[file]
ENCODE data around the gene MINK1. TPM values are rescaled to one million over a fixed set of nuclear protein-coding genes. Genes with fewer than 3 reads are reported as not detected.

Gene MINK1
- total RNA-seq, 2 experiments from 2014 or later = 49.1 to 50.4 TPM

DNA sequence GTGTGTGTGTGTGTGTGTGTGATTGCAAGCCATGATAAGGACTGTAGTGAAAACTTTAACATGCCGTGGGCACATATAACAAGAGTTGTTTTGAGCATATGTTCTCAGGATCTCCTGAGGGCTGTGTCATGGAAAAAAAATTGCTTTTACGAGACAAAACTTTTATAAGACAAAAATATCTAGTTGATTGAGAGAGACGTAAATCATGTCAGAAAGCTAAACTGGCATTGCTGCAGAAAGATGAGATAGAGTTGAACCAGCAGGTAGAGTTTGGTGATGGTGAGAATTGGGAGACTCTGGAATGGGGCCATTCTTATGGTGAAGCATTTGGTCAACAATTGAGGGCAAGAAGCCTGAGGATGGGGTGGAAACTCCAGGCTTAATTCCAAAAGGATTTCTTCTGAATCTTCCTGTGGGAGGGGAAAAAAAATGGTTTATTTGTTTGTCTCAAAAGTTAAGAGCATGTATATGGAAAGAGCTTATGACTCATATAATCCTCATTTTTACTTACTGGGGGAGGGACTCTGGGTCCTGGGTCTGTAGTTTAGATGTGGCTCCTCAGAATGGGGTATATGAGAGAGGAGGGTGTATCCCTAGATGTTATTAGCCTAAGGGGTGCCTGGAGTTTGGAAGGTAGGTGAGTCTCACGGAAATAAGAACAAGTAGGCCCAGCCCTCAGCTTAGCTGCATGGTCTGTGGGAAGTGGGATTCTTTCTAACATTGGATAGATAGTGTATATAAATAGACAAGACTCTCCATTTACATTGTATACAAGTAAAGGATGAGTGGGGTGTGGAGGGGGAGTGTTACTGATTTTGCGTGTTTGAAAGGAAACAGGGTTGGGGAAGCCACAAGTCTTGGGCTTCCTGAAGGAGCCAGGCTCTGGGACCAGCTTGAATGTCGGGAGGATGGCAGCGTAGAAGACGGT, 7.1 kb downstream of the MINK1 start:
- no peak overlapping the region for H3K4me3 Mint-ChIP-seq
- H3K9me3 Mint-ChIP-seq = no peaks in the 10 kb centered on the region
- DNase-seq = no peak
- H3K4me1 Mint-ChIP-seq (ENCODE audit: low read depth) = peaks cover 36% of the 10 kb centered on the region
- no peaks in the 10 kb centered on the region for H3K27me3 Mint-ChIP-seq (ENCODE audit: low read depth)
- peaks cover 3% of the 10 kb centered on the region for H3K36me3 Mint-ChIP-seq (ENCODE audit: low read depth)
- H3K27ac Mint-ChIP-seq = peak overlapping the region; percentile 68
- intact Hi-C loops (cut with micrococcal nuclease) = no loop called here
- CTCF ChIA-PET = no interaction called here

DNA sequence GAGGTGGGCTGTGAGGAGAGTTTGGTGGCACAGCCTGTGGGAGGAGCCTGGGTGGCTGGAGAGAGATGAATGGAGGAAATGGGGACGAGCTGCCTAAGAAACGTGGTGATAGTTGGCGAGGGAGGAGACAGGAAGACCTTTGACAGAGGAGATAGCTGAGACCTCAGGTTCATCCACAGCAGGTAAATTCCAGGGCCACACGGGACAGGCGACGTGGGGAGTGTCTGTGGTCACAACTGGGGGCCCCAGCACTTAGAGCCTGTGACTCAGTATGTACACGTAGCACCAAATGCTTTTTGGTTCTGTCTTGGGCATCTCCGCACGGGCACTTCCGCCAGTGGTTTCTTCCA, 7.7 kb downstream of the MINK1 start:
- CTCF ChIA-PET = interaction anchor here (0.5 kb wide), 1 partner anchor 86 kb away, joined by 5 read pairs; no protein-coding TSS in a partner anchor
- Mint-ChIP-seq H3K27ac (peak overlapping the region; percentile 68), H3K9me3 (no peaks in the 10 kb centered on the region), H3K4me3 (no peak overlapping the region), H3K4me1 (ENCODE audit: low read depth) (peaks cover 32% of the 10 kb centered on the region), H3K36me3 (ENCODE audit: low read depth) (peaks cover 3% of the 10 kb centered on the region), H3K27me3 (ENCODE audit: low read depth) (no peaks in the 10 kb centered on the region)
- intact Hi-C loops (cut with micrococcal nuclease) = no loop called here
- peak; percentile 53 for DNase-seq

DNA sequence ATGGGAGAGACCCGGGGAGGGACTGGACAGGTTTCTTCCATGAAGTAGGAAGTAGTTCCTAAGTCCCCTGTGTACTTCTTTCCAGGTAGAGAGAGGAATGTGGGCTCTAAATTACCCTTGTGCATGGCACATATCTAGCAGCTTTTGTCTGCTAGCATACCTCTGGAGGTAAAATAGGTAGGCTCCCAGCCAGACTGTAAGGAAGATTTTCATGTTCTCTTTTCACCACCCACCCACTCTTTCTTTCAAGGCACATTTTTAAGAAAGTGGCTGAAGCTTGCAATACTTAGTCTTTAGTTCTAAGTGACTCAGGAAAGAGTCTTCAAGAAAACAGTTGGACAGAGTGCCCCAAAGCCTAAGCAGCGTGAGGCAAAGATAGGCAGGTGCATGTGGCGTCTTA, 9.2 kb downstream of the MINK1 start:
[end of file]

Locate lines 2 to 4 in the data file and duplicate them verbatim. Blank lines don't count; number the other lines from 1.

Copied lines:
Gene MINK1
- total RNA-seq, 2 experiments from 2014 or later = 49.1 to 50.4 TPM

DNA sequence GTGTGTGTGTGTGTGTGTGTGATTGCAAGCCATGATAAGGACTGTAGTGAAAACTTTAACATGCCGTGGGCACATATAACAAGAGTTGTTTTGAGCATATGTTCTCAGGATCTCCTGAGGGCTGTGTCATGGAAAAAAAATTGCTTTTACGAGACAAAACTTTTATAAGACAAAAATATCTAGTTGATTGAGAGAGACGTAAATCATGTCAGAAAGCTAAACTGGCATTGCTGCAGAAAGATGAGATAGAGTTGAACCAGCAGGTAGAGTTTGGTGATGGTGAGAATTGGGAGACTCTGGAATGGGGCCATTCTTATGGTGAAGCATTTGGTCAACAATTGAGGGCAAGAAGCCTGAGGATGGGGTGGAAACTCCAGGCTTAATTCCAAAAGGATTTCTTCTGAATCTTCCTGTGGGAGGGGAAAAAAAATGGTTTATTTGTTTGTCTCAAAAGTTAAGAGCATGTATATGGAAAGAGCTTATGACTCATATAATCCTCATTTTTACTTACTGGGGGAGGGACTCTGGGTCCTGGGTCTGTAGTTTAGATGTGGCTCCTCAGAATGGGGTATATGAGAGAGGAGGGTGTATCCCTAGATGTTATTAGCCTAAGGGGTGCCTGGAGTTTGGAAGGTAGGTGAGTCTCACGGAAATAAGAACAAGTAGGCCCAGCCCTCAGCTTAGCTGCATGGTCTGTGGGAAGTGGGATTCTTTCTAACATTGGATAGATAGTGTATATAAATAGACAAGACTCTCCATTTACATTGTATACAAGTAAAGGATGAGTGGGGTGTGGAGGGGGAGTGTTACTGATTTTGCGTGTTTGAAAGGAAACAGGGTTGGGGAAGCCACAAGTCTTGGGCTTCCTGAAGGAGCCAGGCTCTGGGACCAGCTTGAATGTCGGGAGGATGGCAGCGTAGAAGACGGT, 7.1 kb downstream of the MINK1 start: